by Steve Beasant on 17 September, 2015
Jeremy Corbyn’s arrival as Labour leader will make it easier for the right-wing, in politics and media, to dismiss all criticism of the decision on replacing Trident that Parliament will make next year as wacky. Yet there are many, within the expert defence community as well as outside, who think that committing a third of the UK’s defence procurement budget, over a decade, to the replacement of a system designed for a contingency that no longer exists, is unjustifiable.
Liberal Democrats in the coalition examined the case for alternatives, against stubborn Conservative opposition. Next week the Liberal Democrat conference will debate what response to give to Conservative determination to press on with a full four-submarine programme, while cutting military spending elsewhere.
Britain’s nuclear deterrent was developed, early in the Cold War, to defend Western Europe – above all West Germany – against Soviet attack. The ‘Moscow criterion’ was essential to its rationale; for an ‘independent’ British deterrent to be credible, in the hypothetical circumstances of American failure to guarantee nuclear retaliation in response to Soviet invasion, Britain alone could destroy the core of the Soviet state. Behind this rationale, the UK independent deterrent was also from the outset about international status: our claim to remain a global power, to be America’s key partner on this side of the Atlantic, to walk taller on the world stage than Germany, France, Italy and other NATO members.
25 years ago the cold war ended, Soviet forces withdrew from central Europe, and the USSR collapsed. With that also collapsed the rationale for maintaining the capability to knock Moscow out in a second strike, guaranteed by four submarines, at least one continuously patrolling at sea. Arguments about status still linger – that our UN Security Council seat would be at risk without Trident, that we would fall behind the French, that Washington would no longer listen to us. No government since 1990 has however provided a new military rationale. A threat from Iran now seems less plausible; an alleged threat from North Korea was never credible.
Our Conservative government has opted out of negotiations with Russia over the future of Ukraine. It talks in unilateralist terms about ‘bombing ISIS’, as if Britain alone remains a key player in the Middle East. It seems determined to deny that Britain is committed to European defence, or to continued political cooperation with our European partners. The size of the army, the working ships of the navy, the air transport needed to support operations in weak and failing states across Africa, are all being cut; but the nuclear deterrent, the badge of Britain’s claim to stand alone in the world, is to be sustained.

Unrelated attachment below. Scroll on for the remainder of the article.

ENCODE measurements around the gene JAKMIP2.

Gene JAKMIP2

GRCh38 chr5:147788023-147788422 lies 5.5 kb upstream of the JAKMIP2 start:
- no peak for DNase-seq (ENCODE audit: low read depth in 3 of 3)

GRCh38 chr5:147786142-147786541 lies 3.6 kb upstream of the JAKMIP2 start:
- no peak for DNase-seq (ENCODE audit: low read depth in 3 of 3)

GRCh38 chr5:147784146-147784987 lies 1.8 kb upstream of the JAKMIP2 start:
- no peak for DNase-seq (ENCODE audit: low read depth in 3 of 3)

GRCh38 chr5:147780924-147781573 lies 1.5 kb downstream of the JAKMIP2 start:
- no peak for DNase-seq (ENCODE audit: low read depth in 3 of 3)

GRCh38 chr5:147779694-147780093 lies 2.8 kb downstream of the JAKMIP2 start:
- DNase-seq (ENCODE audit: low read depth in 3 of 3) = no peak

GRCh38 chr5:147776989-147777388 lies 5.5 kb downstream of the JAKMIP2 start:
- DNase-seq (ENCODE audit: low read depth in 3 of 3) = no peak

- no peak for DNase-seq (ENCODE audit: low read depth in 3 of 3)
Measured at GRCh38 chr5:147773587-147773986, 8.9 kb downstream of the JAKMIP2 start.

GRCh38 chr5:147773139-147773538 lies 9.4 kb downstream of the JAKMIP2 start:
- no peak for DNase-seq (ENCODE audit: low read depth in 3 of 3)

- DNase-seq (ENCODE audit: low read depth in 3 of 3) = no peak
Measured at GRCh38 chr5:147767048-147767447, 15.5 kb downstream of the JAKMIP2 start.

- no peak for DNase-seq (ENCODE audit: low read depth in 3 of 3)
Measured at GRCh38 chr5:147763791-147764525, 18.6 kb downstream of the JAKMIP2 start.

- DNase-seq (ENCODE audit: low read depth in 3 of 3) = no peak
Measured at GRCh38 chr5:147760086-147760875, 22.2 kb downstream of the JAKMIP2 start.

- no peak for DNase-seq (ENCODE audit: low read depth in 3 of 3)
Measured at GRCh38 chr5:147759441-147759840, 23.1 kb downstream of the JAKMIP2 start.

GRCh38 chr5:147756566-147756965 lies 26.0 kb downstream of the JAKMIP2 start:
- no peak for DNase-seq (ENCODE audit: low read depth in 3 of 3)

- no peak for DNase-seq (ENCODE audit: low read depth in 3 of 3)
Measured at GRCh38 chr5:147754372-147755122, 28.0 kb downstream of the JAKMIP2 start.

Liberal Democrats reject these competing unilateral stances. We hold that Britain’s security can only be maintained in cooperation with our neighbours. We will debate at our Bounremouth conference the threats that Britain and its partners now face, and the spending priorities these imply. The last Security and Defence Review listed terrorism, climate change, state collapse leading to migration, pandemic diseases, and trans-national crime as Tier One threats. Nuclear sabre-rattling from a distant and economically-weak Russia is not a threat to Britain – above all not to a country drifting away from engagement with the European continent. We are committed to common defence, within NATO, rather than posturing about Britain standing alone. And we insist on addressing the opportunity costs that the Conservative government is sweeping aside.
British defence spending is under acute strain. Liberal Democrats, unlike the Conservatives, will address the best way of ensuring that the UK prioritises resources to meet post-cold war threats. There is a case for maintaining a nuclear capability, against the distant prospect of an emerging threat in 10-20 years’ time. The case has not been made for a like-for-like replacement, continuously patrolling under the sea in response to threats and claims to status that were defined before most of the population of Britain today were born.Leave a comment